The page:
Image-based assessment of sarcopenic obesity predicts mortality in major trauma

John S. Oh*, Anna E. Ssentongo, Paddy Ssentongo, Thomas Dykes, Laura Keeney, Scott B. Armen, David I. Soybel

*Corresponding author for this work

Research output: Contribution to journalArticlepeer-review

3 Scopus citations


Background: Patients with obesity are also at risk for sarcopenia, which is difficult to recognize in this population. Our study examines whether sarcopenic-obesity (SO) is independently associated with mortality in trauma. Methods: Using a retrospective database, we performed logistic regression analysis. Admission CT scans were used to identify SO by calculating the visceral fat to skeletal muscle ratio >3.2. Results: Of 883 patients, the prevalence of SO was 38% (333). Patients with SO were more likely to be male (79% versus 43%, p < 0.001), older (mean 66.5 years versus 46.3 years, p < 0.001), and less likely to have an injury severity score (ISS) ≥ 24 (43% versus 55%, p = 0.0003). Using multivariable logistic regression analysis, SO was independently associated with mortality (OR 2.8; 95% CI 1.6–4.8, p < 0.001). Causal mediation analysis found admission hyperglycemia as a mediator for mortality. Conclusions: Sarcopenic obesity is an independent predictor of mortality in major trauma.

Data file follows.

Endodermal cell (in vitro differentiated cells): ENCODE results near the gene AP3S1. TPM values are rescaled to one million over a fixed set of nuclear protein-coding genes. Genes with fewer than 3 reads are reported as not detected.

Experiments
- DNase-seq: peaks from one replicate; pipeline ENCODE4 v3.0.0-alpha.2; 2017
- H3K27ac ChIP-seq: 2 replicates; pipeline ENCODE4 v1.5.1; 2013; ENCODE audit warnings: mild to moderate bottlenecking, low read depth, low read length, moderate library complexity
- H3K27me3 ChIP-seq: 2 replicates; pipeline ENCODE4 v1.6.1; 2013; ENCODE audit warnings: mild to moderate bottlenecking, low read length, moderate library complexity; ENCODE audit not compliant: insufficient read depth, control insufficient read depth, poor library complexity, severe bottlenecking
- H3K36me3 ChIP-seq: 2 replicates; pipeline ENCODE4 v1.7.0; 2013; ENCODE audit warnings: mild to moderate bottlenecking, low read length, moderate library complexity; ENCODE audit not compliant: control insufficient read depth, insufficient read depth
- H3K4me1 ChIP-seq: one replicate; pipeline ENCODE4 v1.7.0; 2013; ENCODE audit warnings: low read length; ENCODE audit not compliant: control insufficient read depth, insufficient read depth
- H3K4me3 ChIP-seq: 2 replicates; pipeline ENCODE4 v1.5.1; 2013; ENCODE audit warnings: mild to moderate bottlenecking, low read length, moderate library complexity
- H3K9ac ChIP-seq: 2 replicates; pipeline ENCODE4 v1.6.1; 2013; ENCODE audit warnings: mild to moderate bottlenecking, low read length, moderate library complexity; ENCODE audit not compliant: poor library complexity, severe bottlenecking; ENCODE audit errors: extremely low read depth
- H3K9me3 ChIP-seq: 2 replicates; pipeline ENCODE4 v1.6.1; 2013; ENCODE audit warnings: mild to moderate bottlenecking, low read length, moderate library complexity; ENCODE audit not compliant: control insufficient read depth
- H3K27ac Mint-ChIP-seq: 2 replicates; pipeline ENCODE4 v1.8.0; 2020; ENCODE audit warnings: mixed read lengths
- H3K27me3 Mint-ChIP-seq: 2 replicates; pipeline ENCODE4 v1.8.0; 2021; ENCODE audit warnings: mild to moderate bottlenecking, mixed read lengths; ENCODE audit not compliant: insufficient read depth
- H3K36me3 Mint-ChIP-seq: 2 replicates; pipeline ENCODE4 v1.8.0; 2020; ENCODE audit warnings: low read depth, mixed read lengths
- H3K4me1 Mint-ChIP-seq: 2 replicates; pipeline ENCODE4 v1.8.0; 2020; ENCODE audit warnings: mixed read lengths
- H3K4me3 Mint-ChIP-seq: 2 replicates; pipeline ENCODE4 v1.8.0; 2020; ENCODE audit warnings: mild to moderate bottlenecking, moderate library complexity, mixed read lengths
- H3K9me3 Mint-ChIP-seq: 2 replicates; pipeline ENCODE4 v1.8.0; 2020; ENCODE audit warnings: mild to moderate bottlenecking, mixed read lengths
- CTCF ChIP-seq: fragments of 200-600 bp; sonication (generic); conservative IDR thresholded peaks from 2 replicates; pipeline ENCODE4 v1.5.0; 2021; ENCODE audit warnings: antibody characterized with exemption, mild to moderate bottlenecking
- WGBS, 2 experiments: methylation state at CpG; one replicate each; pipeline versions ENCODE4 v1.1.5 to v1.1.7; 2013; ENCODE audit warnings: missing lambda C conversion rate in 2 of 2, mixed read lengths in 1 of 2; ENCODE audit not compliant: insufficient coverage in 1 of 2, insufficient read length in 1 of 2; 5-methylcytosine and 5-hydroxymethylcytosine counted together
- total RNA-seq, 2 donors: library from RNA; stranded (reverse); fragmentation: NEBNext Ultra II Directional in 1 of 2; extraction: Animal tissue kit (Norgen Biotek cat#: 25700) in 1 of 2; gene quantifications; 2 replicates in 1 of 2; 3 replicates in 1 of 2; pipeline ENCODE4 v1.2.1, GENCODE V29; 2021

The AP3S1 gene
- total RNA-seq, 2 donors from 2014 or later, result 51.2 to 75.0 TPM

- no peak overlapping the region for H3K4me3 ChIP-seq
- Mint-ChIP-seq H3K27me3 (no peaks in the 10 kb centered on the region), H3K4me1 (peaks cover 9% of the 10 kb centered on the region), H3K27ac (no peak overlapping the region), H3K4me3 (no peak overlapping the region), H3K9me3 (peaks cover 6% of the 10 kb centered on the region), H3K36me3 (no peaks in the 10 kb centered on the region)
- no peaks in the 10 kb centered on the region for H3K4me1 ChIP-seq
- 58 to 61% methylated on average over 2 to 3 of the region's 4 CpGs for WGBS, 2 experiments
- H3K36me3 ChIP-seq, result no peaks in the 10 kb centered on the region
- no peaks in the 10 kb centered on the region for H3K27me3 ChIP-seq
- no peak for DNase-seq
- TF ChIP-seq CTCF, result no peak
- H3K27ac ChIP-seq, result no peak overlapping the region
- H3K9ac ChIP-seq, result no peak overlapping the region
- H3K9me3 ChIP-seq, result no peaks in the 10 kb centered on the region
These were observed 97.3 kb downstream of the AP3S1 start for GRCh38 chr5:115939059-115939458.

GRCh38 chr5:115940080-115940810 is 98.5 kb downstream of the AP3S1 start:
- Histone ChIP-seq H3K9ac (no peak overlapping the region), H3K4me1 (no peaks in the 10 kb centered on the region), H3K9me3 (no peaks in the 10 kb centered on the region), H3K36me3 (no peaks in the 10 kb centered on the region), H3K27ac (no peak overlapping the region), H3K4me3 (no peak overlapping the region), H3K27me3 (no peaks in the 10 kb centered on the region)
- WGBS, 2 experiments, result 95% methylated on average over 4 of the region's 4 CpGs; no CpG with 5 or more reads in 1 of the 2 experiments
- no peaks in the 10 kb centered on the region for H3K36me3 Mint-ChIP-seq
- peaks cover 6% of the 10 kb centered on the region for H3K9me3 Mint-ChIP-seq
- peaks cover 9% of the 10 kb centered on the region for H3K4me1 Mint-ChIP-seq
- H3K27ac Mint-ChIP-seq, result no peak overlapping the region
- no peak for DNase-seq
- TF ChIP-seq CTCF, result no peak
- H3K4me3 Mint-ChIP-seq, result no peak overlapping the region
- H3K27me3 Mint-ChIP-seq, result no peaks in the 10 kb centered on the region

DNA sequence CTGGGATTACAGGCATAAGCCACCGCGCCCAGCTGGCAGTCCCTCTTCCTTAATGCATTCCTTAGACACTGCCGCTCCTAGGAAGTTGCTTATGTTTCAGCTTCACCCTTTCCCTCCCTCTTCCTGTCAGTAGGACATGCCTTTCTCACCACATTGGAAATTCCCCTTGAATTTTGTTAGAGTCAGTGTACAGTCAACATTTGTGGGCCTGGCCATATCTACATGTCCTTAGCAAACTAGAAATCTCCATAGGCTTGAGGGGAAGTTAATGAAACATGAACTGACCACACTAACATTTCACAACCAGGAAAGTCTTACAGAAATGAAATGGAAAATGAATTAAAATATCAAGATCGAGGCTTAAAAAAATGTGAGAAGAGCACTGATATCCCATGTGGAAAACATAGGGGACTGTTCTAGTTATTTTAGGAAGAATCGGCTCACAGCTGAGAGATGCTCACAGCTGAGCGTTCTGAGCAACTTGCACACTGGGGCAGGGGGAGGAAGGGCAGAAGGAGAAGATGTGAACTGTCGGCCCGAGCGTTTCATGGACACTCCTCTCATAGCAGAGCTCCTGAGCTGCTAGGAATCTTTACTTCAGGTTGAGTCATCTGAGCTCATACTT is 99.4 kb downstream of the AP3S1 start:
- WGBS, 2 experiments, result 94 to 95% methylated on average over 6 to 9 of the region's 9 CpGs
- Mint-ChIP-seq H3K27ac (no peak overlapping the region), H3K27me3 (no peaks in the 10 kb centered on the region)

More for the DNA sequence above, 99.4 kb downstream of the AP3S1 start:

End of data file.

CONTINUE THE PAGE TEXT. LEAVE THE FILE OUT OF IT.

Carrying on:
Original languageEnglish
Pages (from-to)792-797
Number of pages6
JournalAmerican Journal of Surgery
Issue number4
StatePublished - Apr 2022
Externally publishedYes


  • Critical care
  • Diabetes
  • Obesity
  • Sarcopenia
  • Sarcopenic obesity
  • Trauma


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